What could be more symbolic: In a series all about leadership, the mayor of Buffalo chose to be a no-show.

Byron W. Brown, whose worst grades in a Buffalo News community survey were for “transparency” and “accessibility,” lived down to his billing. He refused to be available to shed light on his philosophy of governing, where he wants to lead the city, or anything else.

Even Philip Rumore, the Buffalo Teachers Federation president who scored at the very bottom of the list, talked about his role in the community and how he feels the union is fighting for students. Love him or not, at least he gave the public something to chew on when assessing the BTF.

Erie County Executive Mark C. Poloncarz scored about the same as Brown but didn’t hide in his office. He was praised for his knowledge but pilloried for aloofness. His response was a spirited defense of intellect, principle and facts – over schmoozing and backslapping – that the personality-challenged can all rally around. More important, he shared with citizens his approach to government.

But Brown? Who knows what he thinks? The best taxpayers can do is try to decipher his backers’ “lead from behind” defense of his executive style.

Buffalonians deserve better.

But putting citizens aside, as Brown does often in stiffing the media, the curious thing is why any political leader would think he looks better by hiding.

“I can’t think of very many examples where it would be wise to not say anything,” said Ann R. Carden, associate professor of communication at Fredonia State College, a member of the Buffalo Niagara Chapter of the Public Relations Society of America and a “fellow” in the national PRSA. Speaking generally, she said that – legal or privacy matters aside – it’s better to tell your side.

Granted, some politicians may see social media as way to do an end run around the press. But Carden said social media are an adjunct, not a replacement. “The media are still very important because the media reach a lot of people,” she said. “I really don’t think any organization or person should shy away from the media.”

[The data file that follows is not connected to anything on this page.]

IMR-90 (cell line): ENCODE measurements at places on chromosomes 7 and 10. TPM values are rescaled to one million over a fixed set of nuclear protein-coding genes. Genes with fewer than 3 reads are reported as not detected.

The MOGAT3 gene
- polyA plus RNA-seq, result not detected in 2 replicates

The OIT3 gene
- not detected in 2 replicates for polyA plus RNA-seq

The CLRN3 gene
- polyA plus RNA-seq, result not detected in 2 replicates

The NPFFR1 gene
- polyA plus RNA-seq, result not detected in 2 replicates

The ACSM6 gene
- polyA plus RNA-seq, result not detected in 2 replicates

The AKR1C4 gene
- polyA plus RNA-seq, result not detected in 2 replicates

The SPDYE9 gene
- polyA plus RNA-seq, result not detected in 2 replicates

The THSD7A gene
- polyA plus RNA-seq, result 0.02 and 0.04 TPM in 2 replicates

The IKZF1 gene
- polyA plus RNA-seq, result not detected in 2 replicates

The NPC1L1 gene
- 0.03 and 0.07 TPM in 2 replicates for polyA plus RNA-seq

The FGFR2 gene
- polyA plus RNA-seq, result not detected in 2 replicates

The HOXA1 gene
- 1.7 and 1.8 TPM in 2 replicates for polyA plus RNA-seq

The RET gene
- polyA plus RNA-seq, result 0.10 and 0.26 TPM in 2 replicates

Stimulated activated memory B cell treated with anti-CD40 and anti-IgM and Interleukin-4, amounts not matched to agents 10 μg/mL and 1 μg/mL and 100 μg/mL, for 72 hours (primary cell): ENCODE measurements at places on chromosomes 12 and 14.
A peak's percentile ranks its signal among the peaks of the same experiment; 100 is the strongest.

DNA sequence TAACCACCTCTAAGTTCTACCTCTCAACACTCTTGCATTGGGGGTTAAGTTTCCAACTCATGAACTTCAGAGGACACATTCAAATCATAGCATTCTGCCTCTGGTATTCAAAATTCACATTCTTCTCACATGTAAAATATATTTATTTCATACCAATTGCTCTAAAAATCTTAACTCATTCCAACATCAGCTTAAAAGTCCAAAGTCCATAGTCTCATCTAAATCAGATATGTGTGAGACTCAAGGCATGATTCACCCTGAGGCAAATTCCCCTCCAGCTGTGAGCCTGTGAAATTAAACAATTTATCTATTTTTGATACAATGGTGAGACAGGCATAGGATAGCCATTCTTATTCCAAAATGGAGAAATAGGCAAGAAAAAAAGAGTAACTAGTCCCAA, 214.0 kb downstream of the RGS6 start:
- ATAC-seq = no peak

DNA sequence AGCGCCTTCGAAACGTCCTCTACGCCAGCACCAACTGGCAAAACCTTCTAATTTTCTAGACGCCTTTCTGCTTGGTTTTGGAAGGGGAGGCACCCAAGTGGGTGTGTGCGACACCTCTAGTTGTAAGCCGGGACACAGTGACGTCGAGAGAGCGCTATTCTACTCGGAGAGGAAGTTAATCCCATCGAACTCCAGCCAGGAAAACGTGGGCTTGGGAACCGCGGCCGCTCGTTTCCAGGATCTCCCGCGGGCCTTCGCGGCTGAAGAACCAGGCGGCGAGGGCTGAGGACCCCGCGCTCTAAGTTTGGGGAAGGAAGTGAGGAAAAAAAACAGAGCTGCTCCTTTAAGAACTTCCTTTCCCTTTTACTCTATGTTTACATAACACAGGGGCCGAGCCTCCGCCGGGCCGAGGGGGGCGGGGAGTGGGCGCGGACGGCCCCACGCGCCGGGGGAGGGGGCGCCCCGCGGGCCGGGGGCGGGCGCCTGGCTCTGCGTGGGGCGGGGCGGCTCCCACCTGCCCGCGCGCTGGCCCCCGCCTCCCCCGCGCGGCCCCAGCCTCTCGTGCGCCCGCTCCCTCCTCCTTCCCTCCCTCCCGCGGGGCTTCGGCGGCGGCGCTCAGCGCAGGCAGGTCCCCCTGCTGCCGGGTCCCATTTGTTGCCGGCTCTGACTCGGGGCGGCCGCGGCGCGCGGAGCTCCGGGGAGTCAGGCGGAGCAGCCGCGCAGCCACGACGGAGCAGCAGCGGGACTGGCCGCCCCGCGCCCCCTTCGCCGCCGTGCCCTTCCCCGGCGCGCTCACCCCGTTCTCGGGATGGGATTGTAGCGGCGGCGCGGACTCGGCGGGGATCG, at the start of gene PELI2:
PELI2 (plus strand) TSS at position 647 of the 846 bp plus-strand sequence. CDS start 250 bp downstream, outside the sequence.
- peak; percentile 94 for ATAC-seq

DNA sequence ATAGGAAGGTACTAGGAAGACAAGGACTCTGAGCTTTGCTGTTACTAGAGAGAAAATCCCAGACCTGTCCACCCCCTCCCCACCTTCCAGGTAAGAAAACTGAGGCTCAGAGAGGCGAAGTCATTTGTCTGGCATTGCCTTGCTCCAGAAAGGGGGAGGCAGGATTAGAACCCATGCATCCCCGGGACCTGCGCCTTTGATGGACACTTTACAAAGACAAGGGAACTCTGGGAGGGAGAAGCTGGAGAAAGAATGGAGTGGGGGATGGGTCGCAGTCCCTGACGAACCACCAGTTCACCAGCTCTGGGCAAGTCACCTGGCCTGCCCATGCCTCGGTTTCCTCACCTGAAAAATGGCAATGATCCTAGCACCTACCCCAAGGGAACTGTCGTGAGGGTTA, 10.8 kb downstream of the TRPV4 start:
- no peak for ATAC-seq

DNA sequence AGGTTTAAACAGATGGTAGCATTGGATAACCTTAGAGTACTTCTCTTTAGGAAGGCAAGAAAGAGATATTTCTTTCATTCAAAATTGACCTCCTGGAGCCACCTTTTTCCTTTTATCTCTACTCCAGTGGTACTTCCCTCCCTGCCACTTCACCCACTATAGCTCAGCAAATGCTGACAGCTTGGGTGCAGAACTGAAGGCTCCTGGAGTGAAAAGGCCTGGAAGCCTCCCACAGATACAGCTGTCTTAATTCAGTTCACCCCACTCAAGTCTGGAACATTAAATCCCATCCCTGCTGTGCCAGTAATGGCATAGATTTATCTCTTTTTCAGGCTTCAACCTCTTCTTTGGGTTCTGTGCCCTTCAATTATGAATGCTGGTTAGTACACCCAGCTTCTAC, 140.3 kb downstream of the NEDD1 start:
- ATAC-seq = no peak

Besides, politicians’ websites will become as tainted as male-enhancement ads as the public comes to realize the value of the context and perspective that journalists bring to a subject.

Nor can politicians be dumb enough to think that clamming up will squelch a story. Eve’s “no comment” when asked about the apple didn’t stop the story from being told. My guess is that the politicians think they are somehow hurting the reporters, when the real punishment would be making them write down every boring thing they have to say.

But in reality, this isn’t about the press or a politician. It’s about the public.

Brown owes the citizens who pay his salary an explanation of what he’s doing or not doing, how he views the critiques of those he has to work with to move Buffalo forward, and whether he has any ability to analyze criticism and learn from it when it’s valid.

Those are hallmarks of leadership the public should be able to assess, but can’t when the mayor is in hiding.

Reporters could put his face on a milk carton, or stalk him at the next ribbon-cutting. But it would be a lot easier, and better for residents and the mayor, if he’d just answer the phone.